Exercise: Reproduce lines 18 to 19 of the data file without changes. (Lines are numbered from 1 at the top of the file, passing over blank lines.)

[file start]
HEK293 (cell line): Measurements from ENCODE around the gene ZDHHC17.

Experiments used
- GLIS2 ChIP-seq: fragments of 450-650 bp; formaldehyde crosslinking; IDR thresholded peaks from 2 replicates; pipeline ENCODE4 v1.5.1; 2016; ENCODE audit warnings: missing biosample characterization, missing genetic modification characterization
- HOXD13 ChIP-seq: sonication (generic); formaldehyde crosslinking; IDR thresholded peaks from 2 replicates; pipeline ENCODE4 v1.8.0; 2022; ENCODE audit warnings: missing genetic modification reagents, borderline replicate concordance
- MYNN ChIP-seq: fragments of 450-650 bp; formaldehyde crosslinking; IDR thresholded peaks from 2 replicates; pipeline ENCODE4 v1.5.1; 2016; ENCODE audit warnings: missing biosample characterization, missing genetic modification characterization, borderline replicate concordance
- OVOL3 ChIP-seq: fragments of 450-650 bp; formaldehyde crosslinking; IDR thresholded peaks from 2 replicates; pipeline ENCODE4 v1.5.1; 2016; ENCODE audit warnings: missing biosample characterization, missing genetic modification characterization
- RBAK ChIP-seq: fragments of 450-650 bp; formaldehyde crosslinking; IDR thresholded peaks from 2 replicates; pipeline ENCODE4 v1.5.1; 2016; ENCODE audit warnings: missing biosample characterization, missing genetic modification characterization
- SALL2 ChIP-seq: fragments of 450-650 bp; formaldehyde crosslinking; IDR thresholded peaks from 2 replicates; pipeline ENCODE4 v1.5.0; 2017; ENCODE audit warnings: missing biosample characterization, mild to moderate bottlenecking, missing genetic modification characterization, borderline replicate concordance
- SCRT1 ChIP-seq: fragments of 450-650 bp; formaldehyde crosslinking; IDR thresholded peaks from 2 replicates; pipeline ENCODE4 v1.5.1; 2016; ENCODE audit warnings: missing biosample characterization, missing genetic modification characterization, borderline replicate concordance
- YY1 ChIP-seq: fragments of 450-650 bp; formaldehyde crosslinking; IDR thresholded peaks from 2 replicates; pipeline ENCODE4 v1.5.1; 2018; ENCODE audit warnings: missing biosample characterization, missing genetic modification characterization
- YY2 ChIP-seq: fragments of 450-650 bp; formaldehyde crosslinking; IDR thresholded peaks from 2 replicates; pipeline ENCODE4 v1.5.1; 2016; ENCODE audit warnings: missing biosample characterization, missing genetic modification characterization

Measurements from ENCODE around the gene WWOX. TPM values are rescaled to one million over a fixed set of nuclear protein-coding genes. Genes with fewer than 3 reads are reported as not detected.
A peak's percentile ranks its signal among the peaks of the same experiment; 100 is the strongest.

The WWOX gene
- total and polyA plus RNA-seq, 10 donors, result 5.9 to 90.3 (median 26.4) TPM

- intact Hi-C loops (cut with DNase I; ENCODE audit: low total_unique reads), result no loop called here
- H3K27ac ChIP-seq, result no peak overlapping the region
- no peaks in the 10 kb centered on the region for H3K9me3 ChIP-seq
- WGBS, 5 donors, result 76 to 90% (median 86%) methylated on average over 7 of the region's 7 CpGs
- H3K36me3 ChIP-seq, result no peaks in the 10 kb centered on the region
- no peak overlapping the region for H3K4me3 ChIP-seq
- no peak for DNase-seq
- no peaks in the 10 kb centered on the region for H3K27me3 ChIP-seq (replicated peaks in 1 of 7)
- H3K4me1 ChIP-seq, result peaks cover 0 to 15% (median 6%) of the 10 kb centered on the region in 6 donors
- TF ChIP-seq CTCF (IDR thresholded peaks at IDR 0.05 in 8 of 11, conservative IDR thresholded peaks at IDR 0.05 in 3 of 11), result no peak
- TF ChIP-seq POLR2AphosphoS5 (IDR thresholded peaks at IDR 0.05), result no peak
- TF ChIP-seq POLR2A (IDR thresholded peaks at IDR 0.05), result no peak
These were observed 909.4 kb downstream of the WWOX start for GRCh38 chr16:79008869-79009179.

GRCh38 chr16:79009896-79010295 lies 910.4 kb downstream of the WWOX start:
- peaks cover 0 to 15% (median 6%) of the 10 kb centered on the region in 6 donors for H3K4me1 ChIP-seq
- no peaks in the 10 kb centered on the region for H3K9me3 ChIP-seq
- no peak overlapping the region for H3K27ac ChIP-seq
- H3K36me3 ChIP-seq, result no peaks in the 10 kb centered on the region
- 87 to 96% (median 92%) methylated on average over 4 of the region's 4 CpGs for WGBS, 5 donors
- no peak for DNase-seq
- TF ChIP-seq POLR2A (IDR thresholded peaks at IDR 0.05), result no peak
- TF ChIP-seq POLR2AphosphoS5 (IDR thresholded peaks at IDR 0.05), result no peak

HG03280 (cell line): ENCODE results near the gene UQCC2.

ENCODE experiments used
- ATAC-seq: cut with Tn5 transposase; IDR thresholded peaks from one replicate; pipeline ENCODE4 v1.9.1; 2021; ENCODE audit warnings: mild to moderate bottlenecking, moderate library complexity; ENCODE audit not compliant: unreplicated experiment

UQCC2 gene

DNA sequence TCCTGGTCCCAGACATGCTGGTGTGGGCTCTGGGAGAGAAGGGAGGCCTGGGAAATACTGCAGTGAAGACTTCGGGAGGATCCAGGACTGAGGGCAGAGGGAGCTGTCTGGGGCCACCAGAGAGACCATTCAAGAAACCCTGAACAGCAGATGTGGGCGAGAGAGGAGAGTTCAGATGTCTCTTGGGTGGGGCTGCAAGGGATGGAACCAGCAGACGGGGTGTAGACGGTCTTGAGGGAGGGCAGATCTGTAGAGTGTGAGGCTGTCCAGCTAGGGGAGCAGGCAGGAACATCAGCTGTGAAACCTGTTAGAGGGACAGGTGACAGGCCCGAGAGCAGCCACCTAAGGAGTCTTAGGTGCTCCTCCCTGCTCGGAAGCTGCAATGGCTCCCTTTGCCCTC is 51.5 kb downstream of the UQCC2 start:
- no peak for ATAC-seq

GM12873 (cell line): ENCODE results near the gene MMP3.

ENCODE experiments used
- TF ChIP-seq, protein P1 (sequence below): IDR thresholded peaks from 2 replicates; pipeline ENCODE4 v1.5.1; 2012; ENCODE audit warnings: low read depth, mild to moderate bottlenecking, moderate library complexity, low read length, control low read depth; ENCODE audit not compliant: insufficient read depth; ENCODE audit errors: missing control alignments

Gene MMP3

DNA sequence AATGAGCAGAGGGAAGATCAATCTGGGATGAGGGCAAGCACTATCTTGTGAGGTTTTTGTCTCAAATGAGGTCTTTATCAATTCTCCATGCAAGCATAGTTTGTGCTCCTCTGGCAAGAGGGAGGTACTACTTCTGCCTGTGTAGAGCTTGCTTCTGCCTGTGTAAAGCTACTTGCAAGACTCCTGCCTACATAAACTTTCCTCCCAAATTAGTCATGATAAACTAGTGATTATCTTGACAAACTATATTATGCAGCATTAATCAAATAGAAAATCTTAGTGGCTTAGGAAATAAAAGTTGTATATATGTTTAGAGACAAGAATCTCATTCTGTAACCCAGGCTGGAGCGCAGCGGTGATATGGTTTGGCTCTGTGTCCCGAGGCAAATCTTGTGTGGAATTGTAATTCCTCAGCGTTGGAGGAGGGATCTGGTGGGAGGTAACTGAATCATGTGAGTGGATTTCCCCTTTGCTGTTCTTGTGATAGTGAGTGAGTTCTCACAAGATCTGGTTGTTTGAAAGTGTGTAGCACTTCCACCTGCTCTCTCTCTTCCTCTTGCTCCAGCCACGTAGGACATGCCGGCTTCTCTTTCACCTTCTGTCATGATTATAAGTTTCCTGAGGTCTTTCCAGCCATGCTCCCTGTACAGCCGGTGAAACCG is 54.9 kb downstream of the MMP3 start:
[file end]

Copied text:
- no peaks in the 10 kb centered on the region for H3K9me3 ChIP-seq
- WGBS, 5 donors, result 76 to 90% (median 86%) methylated on average over 7 of the region's 7 CpGs